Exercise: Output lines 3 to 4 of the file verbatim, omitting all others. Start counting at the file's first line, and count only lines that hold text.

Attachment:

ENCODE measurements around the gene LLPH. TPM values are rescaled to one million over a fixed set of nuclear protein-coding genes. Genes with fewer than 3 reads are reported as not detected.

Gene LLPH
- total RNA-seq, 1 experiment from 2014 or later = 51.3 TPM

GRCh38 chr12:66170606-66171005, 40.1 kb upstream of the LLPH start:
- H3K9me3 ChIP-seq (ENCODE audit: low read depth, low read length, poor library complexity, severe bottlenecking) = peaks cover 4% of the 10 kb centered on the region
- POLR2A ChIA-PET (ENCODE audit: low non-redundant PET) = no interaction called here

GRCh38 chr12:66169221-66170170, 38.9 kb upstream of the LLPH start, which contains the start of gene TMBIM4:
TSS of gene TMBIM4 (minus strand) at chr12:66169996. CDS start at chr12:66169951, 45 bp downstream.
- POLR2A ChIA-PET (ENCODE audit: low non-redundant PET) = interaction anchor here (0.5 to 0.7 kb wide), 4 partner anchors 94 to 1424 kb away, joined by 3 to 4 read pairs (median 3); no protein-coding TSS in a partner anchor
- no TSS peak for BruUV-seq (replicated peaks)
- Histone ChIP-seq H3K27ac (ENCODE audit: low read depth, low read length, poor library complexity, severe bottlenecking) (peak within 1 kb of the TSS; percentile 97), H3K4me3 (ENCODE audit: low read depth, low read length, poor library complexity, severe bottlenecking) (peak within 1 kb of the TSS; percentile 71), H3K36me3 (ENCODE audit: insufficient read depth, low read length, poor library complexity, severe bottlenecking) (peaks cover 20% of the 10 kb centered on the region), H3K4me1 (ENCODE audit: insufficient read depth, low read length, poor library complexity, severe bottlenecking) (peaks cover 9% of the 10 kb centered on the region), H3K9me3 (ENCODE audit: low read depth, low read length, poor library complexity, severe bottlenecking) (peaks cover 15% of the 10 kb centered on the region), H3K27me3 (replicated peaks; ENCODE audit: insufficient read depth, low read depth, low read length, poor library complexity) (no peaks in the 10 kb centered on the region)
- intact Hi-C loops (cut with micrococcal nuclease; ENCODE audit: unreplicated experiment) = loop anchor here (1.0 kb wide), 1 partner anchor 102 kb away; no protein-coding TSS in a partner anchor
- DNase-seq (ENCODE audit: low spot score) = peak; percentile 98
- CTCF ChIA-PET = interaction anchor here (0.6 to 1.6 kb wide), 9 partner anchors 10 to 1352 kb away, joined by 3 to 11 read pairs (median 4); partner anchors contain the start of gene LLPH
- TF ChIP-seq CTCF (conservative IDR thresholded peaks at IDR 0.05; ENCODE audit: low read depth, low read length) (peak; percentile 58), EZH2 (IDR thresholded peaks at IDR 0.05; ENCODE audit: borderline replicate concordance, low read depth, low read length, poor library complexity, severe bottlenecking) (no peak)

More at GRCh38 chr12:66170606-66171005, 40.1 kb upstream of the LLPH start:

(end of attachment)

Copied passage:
- total RNA-seq, 1 experiment from 2014 or later = 51.3 TPM

GRCh38 chr12:66170606-66171005, 40.1 kb upstream of the LLPH start: